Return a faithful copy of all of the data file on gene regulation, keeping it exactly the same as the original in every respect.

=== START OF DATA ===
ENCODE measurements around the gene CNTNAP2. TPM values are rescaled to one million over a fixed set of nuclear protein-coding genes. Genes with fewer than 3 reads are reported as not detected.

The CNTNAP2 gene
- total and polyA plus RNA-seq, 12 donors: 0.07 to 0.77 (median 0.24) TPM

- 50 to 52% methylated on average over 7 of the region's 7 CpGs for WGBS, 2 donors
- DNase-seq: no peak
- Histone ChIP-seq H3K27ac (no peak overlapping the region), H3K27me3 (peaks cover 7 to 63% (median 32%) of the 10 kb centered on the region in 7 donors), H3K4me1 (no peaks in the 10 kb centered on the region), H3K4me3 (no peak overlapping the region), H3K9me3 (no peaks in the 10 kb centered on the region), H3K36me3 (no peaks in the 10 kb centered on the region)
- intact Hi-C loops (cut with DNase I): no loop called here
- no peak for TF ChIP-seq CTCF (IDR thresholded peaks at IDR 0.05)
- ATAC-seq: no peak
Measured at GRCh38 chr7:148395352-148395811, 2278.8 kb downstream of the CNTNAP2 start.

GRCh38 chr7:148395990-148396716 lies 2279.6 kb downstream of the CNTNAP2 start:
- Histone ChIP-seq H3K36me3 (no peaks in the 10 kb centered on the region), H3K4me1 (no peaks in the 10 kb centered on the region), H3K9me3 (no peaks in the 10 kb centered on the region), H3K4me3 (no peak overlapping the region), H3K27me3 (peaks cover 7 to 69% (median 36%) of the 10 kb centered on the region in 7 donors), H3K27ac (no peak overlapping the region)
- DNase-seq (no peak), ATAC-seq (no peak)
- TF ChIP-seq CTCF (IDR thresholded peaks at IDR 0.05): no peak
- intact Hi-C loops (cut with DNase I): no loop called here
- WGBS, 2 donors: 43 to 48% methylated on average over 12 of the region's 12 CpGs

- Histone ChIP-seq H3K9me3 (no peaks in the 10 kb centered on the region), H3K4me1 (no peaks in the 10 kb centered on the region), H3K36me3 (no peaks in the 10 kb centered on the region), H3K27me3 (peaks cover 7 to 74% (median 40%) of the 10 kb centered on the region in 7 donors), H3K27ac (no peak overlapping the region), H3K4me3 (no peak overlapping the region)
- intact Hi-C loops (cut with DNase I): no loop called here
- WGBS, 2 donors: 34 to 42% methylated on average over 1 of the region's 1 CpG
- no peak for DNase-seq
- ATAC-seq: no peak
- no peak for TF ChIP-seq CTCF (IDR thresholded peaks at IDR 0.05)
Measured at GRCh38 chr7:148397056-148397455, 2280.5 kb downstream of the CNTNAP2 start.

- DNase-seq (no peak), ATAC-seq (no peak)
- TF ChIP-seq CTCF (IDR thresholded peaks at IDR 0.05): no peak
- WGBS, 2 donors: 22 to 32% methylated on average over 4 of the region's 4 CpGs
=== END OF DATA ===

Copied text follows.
ENCODE measurements around the gene CNTNAP2. TPM values are rescaled to one million over a fixed set of nuclear protein-coding genes. Genes with fewer than 3 reads are reported as not detected.

The CNTNAP2 gene
- total and polyA plus RNA-seq, 12 donors: 0.07 to 0.77 (median 0.24) TPM

- 50 to 52% methylated on average over 7 of the region's 7 CpGs for WGBS, 2 donors
- DNase-seq: no peak
- Histone ChIP-seq H3K27ac (no peak overlapping the region), H3K27me3 (peaks cover 7 to 63% (median 32%) of the 10 kb centered on the region in 7 donors), H3K4me1 (no peaks in the 10 kb centered on the region), H3K4me3 (no peak overlapping the region), H3K9me3 (no peaks in the 10 kb centered on the region), H3K36me3 (no peaks in the 10 kb centered on the region)
- intact Hi-C loops (cut with DNase I): no loop called here
- no peak for TF ChIP-seq CTCF (IDR thresholded peaks at IDR 0.05)
- ATAC-seq: no peak
Measured at GRCh38 chr7:148395352-148395811, 2278.8 kb downstream of the CNTNAP2 start.

GRCh38 chr7:148395990-148396716 lies 2279.6 kb downstream of the CNTNAP2 start:
- Histone ChIP-seq H3K36me3 (no peaks in the 10 kb centered on the region), H3K4me1 (no peaks in the 10 kb centered on the region), H3K9me3 (no peaks in the 10 kb centered on the region), H3K4me3 (no peak overlapping the region), H3K27me3 (peaks cover 7 to 69% (median 36%) of the 10 kb centered on the region in 7 donors), H3K27ac (no peak overlapping the region)
- DNase-seq (no peak), ATAC-seq (no peak)
- TF ChIP-seq CTCF (IDR thresholded peaks at IDR 0.05): no peak
- intact Hi-C loops (cut with DNase I): no loop called here
- WGBS, 2 donors: 43 to 48% methylated on average over 12 of the region's 12 CpGs

- Histone ChIP-seq H3K9me3 (no peaks in the 10 kb centered on the region), H3K4me1 (no peaks in the 10 kb centered on the region), H3K36me3 (no peaks in the 10 kb centered on the region), H3K27me3 (peaks cover 7 to 74% (median 40%) of the 10 kb centered on the region in 7 donors), H3K27ac (no peak overlapping the region), H3K4me3 (no peak overlapping the region)
- intact Hi-C loops (cut with DNase I): no loop called here
- WGBS, 2 donors: 34 to 42% methylated on average over 1 of the region's 1 CpG
- no peak for DNase-seq
- ATAC-seq: no peak
- no peak for TF ChIP-seq CTCF (IDR thresholded peaks at IDR 0.05)
Measured at GRCh38 chr7:148397056-148397455, 2280.5 kb downstream of the CNTNAP2 start.

- DNase-seq (no peak), ATAC-seq (no peak)
- TF ChIP-seq CTCF (IDR thresholded peaks at IDR 0.05): no peak
- WGBS, 2 donors: 22 to 32% methylated on average over 4 of the region's 4 CpGs